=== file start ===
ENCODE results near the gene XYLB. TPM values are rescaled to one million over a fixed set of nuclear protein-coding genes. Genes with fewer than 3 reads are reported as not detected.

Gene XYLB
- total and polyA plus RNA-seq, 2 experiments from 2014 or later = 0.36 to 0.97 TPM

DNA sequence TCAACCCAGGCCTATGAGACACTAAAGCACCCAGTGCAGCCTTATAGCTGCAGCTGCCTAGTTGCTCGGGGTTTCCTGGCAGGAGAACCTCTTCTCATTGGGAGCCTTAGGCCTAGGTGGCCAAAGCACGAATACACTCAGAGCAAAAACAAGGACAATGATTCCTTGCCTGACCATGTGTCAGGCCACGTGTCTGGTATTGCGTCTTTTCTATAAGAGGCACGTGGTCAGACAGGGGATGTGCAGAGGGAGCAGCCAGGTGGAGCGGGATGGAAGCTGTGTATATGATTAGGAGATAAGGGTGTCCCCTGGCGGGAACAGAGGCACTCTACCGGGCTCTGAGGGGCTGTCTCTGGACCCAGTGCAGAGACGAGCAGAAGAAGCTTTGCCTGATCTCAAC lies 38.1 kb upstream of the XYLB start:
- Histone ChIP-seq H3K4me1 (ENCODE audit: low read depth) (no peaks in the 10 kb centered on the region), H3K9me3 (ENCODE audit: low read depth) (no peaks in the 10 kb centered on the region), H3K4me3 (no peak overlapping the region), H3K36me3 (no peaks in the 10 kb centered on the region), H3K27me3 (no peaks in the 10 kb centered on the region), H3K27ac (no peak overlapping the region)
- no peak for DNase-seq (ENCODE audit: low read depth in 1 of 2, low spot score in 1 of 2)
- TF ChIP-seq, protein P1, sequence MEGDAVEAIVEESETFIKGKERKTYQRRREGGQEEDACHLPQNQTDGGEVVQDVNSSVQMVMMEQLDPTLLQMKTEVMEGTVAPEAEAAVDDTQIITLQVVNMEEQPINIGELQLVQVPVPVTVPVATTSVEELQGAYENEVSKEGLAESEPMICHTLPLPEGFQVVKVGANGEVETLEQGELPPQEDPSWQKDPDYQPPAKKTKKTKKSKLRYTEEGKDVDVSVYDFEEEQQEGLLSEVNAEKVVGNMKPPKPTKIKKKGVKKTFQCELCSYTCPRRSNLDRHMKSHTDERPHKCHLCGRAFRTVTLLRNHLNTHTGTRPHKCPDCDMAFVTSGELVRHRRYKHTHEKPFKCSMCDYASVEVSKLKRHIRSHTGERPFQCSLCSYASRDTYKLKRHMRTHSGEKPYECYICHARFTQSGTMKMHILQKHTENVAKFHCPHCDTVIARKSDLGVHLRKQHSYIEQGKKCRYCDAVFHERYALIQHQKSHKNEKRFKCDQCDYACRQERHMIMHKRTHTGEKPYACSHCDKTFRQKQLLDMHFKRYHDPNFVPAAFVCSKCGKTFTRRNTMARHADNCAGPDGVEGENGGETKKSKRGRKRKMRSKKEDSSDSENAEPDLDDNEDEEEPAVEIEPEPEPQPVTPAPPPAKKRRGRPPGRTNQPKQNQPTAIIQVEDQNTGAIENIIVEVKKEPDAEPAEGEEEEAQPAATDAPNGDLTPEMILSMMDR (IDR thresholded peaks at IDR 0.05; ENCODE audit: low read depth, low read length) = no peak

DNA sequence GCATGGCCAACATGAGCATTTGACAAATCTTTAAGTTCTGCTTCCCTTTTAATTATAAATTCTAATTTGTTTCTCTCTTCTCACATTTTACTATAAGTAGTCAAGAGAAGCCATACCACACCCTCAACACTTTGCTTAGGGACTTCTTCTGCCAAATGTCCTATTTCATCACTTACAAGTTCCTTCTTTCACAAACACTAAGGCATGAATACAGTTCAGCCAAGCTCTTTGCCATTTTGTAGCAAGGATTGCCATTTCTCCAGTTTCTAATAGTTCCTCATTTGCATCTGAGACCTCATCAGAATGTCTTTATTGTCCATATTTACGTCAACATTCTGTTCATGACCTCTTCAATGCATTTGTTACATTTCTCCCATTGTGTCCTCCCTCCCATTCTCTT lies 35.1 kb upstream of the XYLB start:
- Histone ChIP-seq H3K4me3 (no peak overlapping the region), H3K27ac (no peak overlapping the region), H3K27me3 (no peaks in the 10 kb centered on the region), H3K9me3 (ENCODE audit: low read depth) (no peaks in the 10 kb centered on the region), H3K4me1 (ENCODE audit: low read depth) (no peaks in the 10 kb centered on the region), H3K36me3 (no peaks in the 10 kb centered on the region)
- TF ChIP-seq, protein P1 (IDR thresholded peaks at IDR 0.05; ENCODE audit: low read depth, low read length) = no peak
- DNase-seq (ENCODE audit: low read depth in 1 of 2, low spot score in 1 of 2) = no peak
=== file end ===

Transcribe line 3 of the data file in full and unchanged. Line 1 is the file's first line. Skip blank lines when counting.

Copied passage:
- total and polyA plus RNA-seq, 2 experiments from 2014 or later = 0.36 to 0.97 TPM